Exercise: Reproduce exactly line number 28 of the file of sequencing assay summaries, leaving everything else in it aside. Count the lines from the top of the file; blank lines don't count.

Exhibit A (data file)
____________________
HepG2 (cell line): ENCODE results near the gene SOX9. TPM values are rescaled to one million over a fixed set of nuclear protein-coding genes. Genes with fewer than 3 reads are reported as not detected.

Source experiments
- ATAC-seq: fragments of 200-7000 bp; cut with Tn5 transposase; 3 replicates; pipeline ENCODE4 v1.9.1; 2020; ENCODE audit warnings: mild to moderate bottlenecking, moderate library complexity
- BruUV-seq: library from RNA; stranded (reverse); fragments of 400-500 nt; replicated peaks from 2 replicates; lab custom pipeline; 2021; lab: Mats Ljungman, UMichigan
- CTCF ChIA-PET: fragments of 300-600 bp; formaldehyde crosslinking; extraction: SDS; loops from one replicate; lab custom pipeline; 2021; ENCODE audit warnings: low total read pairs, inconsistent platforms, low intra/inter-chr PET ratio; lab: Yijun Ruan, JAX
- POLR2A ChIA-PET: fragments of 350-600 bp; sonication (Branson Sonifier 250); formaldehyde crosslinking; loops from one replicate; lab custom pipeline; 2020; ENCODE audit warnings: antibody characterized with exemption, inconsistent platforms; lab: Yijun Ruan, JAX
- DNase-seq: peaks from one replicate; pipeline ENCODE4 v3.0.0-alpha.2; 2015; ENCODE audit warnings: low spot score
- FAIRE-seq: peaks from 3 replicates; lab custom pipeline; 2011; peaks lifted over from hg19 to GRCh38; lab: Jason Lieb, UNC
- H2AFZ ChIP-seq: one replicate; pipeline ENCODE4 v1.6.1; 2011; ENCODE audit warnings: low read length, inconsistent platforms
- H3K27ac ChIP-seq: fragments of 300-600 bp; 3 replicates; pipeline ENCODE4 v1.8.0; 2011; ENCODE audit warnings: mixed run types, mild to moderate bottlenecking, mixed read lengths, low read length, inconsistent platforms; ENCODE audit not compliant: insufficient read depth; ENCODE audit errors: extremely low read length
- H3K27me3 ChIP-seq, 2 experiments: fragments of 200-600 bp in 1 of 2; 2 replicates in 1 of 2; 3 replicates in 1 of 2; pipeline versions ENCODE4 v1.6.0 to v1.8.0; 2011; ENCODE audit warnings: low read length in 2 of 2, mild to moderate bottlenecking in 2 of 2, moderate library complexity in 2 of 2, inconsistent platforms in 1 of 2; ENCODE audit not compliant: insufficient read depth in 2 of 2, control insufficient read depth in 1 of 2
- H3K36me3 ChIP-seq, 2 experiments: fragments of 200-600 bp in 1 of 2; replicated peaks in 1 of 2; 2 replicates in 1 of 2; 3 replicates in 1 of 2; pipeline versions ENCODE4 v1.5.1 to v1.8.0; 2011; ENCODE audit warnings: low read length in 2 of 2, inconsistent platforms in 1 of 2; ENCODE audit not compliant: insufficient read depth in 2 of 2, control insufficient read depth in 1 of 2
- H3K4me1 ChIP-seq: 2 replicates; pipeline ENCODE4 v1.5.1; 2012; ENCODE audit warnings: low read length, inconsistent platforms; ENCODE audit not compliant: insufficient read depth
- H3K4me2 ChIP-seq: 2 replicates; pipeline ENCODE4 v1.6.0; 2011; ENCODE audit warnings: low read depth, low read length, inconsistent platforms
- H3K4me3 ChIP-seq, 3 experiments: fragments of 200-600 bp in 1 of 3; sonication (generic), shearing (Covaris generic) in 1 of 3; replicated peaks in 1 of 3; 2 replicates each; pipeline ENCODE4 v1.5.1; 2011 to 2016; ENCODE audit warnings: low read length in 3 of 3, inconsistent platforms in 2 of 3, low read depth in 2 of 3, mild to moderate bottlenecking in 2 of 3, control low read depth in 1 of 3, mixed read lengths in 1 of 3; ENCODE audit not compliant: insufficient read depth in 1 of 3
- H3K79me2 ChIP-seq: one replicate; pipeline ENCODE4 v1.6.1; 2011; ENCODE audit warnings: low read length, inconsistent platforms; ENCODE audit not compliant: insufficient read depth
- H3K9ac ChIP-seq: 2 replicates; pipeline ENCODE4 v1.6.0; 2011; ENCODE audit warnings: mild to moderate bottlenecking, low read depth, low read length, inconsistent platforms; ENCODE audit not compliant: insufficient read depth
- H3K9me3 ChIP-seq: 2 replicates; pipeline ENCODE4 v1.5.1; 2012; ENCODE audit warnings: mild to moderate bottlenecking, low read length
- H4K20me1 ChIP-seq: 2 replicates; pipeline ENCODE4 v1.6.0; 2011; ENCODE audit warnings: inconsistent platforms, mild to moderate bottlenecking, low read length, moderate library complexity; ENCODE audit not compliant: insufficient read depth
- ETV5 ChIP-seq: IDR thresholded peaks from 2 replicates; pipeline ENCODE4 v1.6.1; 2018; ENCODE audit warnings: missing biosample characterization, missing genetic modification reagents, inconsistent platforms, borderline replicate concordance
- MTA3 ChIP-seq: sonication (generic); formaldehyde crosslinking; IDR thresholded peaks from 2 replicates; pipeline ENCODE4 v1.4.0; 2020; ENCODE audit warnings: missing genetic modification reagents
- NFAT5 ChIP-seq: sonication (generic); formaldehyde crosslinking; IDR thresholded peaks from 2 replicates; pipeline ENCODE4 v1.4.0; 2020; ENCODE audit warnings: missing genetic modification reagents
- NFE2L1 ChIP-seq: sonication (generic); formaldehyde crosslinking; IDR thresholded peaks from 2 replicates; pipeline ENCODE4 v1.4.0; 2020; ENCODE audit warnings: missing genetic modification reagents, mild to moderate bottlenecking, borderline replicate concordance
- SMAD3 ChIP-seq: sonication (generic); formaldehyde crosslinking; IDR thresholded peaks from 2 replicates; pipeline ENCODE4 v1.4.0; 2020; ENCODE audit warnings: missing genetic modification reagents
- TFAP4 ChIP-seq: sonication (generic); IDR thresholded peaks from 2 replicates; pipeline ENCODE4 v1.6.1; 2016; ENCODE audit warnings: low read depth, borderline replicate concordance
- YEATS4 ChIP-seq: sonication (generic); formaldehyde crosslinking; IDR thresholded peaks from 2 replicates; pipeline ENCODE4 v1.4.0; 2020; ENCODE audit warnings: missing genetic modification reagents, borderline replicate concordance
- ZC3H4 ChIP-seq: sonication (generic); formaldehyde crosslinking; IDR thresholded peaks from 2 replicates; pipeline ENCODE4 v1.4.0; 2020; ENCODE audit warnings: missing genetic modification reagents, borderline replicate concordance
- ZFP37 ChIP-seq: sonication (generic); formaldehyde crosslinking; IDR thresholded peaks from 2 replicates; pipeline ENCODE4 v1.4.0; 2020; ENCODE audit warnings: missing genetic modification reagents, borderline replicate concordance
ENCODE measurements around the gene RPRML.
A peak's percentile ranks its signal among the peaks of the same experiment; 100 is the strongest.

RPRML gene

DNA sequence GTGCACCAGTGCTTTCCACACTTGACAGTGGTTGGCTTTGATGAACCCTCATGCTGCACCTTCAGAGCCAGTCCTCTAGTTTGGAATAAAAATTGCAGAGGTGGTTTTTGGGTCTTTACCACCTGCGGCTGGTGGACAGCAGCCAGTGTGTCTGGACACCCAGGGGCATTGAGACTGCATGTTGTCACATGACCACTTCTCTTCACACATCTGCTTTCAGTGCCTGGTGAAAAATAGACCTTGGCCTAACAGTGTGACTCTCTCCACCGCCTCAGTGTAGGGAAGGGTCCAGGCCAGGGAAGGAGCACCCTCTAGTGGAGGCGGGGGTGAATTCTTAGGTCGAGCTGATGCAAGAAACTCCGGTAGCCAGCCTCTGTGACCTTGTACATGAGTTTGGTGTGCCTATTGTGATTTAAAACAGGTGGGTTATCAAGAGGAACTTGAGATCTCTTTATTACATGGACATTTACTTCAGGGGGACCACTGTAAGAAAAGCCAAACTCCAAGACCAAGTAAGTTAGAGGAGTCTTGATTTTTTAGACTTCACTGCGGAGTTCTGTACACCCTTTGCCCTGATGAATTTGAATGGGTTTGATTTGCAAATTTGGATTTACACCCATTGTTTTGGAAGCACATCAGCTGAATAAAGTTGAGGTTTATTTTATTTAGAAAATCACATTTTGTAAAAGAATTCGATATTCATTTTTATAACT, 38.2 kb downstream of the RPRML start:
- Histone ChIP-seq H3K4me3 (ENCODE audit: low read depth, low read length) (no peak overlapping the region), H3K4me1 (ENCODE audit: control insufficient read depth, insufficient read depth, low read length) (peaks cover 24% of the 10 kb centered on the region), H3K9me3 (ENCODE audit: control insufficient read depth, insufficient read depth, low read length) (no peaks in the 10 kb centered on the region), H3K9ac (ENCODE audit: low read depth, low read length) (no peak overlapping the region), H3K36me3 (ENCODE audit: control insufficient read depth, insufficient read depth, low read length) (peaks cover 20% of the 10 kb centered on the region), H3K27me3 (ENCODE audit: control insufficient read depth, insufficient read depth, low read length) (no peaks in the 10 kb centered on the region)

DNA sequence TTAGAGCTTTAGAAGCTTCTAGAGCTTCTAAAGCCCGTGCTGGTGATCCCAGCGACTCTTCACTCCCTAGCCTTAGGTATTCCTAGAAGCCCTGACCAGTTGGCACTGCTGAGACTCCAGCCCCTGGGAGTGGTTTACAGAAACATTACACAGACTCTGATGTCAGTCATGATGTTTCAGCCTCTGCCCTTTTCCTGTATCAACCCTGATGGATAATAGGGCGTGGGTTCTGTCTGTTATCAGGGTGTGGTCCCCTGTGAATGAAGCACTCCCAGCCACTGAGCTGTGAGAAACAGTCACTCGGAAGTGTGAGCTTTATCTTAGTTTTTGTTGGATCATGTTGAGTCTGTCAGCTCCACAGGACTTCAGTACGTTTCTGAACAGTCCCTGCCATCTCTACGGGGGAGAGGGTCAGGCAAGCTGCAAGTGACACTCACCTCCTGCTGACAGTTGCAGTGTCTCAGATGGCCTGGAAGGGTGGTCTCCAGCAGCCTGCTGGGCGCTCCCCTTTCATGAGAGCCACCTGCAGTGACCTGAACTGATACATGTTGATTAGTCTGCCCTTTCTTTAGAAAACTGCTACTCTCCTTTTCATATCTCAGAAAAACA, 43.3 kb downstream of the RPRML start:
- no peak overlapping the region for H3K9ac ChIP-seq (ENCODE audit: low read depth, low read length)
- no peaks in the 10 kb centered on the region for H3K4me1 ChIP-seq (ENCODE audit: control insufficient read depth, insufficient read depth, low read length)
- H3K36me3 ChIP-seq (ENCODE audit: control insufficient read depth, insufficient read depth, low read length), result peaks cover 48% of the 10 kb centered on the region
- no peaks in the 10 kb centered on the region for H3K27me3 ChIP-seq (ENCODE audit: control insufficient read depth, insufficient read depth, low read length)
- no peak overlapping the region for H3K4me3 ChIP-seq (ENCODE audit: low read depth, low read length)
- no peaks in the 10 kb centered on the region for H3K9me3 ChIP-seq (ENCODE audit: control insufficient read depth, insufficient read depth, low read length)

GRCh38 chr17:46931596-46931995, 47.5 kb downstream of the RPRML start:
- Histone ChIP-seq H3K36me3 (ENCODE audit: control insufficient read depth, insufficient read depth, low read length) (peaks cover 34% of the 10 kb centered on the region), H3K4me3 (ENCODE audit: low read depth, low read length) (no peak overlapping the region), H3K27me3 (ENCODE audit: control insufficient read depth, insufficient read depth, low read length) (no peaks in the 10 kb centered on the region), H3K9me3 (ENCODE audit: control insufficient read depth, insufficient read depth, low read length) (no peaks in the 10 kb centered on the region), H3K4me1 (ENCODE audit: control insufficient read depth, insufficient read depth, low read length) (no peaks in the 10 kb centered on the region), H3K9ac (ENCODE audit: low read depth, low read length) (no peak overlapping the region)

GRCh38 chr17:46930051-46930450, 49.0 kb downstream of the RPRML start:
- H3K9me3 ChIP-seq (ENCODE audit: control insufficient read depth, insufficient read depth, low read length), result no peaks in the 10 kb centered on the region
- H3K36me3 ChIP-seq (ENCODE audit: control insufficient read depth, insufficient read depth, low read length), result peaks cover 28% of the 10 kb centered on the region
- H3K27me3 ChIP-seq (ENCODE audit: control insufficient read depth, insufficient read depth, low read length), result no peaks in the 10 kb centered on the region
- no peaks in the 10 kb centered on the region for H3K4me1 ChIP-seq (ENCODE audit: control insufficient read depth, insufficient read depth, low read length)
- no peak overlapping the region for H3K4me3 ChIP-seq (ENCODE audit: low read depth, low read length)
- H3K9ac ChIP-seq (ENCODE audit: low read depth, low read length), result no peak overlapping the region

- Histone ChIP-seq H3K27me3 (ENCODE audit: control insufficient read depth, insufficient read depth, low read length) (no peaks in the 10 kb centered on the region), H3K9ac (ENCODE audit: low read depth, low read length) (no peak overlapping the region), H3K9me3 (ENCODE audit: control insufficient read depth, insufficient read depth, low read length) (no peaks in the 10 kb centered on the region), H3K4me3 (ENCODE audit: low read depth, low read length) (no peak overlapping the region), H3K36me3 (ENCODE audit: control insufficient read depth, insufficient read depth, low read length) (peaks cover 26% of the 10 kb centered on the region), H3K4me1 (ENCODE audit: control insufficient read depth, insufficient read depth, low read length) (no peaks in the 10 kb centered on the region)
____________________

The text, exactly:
- ZFP37 ChIP-seq: sonication (generic); formaldehyde crosslinking; IDR thresholded peaks from 2 replicates; pipeline ENCODE4 v1.4.0; 2020; ENCODE audit warnings: missing genetic modification reagents, borderline replicate concordance